Home > brilliant legal thinking, Government, healthcare, politics > Framing effects and legal thinking

Framing effects and legal thinking

This week is “repeal-Obamacare” week, so I suppose I should comment. Full disclosure: I have a pre-existing condition and I know with certainty (from experience) that I will never be able to buy health insurance on the individual market without major reforms such as the ACA.

So, needless to say, I am a little miffed by the whole thing. What really gets me is that my Tea-Partier parents are waiting on tenterhooks for what they seem to think is the inevitable repeal verdict. With my own future partly riding on not repealing I can’t help but feel a little unloved–or at least less loved than Glenn Beck.

As to the substance, though, I have to say that my respect for proper legal analysis has dropped a rung or ten. I mean, really, does this whole brouhaha revolve around a distinction between regulating activity and regulating inactivity? It seems to me that in the real world ain’t no difference. Are we really on the cusp of enshrining into constitutional law status-quo bias and framing effects?

Let’s take a hypothetical example. Suppose that I wrote into law a “homeowner’s mandate”. Anyone who does not buy a house pays a “penalty”–of course this is terrible policy, but I’ll get back to that. That “penalty” is large enough to partially fund home-buying by reimbursing homeowners for their interest payments (the rest of the money comes out of general revenues). Of course, run through the tax-code, what I’ve just described is the mortgage-interest deduction. Don’t believe me? Let’s conduct a little experiment. Suppose that we observe the tax payments as well as characteristics of many tax payers, but not the the tax code directly. Would I be able to observe a difference between my “homeowner’s mandate” and the mortgage interest deduction? I say no. Moreover, the only reason that individuals might behave differently is through the different frames that they perceive the problem. In the name of almighty Zeus’s skinny jeans, how does that make one unconstitutional but not the other?

As for framing effects, we’ve already crossed that bridge, it seems that yesterday’s arguments revolve around whether the individual mandate is a “tax” or a “penalty” executed through the tax code. Forgive me if I see no difference. If a “penalty” raises revenue, then it is a tax. The AMT (the Alternative Minimum Tax) can be described as a “penalty” rate for anyone who falls under it, but it is a tax. Everyone agrees it is a tax. Today’s ruling means that if it merely been named the “Alternative Minimum Penalty”, then it would be a “penalty” and therefore not a tax. Way to go brilliant legal minds!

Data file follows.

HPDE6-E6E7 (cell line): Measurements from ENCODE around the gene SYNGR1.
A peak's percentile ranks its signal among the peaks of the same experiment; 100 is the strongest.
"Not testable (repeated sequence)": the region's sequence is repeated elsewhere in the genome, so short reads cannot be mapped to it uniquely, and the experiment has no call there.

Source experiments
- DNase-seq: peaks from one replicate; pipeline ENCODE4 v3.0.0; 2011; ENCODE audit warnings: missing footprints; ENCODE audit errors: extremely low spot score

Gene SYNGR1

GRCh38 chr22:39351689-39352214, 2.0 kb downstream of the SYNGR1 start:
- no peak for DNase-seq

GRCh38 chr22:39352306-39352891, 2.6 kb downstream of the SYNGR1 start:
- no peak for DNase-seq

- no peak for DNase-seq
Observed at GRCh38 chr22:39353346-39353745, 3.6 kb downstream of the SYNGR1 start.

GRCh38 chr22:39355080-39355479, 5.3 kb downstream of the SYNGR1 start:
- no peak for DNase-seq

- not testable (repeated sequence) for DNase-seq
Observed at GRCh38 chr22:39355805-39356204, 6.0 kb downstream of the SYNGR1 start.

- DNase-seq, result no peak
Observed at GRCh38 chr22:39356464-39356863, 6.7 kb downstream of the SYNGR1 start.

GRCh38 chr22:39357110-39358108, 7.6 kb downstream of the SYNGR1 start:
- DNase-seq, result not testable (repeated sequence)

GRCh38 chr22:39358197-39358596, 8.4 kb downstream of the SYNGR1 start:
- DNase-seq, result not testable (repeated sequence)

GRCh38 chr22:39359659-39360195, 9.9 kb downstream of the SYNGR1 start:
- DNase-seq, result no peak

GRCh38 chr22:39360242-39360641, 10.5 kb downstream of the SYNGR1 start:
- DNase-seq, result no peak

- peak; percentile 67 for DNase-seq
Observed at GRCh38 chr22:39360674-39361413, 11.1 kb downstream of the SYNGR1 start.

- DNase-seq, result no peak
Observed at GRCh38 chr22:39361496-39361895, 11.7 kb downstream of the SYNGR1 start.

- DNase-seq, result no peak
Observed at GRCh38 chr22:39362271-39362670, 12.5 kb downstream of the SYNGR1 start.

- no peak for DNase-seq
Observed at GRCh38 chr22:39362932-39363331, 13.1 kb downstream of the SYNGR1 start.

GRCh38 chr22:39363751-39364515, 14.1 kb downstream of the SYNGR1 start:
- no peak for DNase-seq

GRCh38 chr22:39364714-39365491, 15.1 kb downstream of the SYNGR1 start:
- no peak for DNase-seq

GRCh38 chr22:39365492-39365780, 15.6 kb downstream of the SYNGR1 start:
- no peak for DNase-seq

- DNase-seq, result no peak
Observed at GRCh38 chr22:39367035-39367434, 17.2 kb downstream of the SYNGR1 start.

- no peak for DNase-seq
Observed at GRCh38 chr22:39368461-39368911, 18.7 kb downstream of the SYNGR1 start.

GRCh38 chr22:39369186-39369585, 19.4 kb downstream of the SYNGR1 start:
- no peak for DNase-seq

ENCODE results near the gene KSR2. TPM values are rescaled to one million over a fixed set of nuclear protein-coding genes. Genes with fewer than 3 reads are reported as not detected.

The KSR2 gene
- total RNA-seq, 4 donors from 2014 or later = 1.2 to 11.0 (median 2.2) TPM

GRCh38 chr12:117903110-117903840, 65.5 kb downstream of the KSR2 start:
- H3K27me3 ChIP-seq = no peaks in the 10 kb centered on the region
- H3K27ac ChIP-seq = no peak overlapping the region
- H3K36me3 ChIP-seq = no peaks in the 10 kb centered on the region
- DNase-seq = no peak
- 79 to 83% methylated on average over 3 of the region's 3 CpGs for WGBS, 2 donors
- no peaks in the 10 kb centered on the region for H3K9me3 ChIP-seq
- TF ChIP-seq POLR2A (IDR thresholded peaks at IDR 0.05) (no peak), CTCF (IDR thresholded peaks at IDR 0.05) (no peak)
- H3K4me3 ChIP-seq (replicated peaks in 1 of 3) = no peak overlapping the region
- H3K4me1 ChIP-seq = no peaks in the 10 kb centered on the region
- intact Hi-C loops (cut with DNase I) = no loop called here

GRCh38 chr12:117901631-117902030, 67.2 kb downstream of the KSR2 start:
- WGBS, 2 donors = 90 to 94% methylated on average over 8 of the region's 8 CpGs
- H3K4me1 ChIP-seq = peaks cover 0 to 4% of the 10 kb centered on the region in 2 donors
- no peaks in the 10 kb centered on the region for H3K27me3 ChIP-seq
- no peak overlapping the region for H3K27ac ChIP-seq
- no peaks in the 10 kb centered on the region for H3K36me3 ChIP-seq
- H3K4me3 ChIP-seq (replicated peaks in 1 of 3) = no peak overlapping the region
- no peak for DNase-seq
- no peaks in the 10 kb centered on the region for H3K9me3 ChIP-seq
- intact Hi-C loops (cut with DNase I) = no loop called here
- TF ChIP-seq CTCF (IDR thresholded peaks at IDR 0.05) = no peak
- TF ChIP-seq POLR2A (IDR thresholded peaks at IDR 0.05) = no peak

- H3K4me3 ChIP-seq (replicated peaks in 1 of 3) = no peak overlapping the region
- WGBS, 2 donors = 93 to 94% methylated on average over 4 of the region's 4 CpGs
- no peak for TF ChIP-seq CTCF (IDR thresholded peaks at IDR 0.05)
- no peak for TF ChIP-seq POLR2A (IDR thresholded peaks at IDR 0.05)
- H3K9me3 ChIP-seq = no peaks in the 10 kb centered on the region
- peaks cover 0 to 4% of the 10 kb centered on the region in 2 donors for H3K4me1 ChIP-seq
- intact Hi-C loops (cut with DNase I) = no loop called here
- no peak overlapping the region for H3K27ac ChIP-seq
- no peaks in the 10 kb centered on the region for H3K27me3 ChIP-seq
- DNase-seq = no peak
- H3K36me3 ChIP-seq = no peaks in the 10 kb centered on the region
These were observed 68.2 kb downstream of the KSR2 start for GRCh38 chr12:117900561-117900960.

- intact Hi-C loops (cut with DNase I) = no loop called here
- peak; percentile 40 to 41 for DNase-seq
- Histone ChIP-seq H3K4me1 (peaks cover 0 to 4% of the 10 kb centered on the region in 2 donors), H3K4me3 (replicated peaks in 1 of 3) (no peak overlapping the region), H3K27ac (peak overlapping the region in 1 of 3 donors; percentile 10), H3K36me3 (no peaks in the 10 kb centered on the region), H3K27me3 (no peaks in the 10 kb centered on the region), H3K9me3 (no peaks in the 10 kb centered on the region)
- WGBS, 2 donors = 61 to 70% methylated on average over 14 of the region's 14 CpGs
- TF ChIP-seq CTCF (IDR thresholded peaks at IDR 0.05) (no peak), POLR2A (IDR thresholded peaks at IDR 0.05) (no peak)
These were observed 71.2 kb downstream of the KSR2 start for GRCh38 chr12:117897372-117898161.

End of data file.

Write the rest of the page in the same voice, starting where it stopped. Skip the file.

I think I’ve come to the conclusion that legal thinking is not ever about reason or even evidence, it is always and everywhere about exploiting cognitive biases. On the bright side (for people like me), if the law is struck down in its entirety I predict that this would re-energize much of the left; on the one hand, the verdict would crystallize the thinking on the left about “conservative judicial activism” (there’s no doubt now that such a thing exists) just as Roe V. Wade did for the right a generation ago and on the other hand, there’s no more rightward policy for healthcare that would reduce costs and provide universal coverage–the next attempt at an HC law would be well leftward of what we get in the ACA (although it might take another generation. Politically, my guess is that a mixture of corporate interests and reactionary politics will be blamed for the defeat of the ACA and combining this perception with the growing 99% movement could prove… explosive. My conclusion is that this could be a “win the battle, lose the war” moment for conservatives. Still, striping the individual mandate would be disastrous in every sense of the word.

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